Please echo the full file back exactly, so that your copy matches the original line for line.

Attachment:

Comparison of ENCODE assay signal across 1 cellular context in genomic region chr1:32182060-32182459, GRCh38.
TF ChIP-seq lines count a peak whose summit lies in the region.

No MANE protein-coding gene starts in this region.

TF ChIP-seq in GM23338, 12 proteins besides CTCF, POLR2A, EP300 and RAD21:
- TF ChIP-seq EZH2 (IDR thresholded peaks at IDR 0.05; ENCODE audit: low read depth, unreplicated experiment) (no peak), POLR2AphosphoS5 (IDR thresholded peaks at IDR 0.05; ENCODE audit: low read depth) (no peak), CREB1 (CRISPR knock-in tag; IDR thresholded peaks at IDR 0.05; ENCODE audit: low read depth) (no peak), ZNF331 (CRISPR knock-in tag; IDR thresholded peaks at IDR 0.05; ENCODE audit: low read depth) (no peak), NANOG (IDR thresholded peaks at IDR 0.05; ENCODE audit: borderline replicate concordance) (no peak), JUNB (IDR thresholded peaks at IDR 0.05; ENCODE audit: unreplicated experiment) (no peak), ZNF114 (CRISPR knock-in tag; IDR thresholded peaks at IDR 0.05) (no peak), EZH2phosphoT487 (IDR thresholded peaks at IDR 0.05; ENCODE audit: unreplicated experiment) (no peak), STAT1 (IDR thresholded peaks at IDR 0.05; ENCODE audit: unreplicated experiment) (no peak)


Comparison of ENCODE assay signal across 1 cellular context in genomic region chr1:32182060-32182459, GRCh38.
TF ChIP-seq lines count a peak whose summit lies in the region.

No MANE protein-coding gene starts in this region.

TF ChIP-seq in GM23338, 12 proteins besides CTCF, POLR2A, EP300 and RAD21:
- TF ChIP-seq EZH2 (IDR thresholded peaks at IDR 0.05; ENCODE audit: low read depth, unreplicated experiment) (no peak), POLR2AphosphoS5 (IDR thresholded peaks at IDR 0.05; ENCODE audit: low read depth) (no peak), CREB1 (CRISPR knock-in tag; IDR thresholded peaks at IDR 0.05; ENCODE audit: low read depth) (no peak), ZNF331 (CRISPR knock-in tag; IDR thresholded peaks at IDR 0.05; ENCODE audit: low read depth) (no peak), NANOG (IDR thresholded peaks at IDR 0.05; ENCODE audit: borderline replicate concordance) (no peak), JUNB (IDR thresholded peaks at IDR 0.05; ENCODE audit: unreplicated experiment) (no peak), ZNF114 (CRISPR knock-in tag; IDR thresholded peaks at IDR 0.05) (no peak), EZH2phosphoT487 (IDR thresholded peaks at IDR 0.05; ENCODE audit: unreplicated experiment) (no peak), STAT1 (IDR thresholded peaks at IDR 0.05; ENCODE audit: unreplicated experiment) (no peak)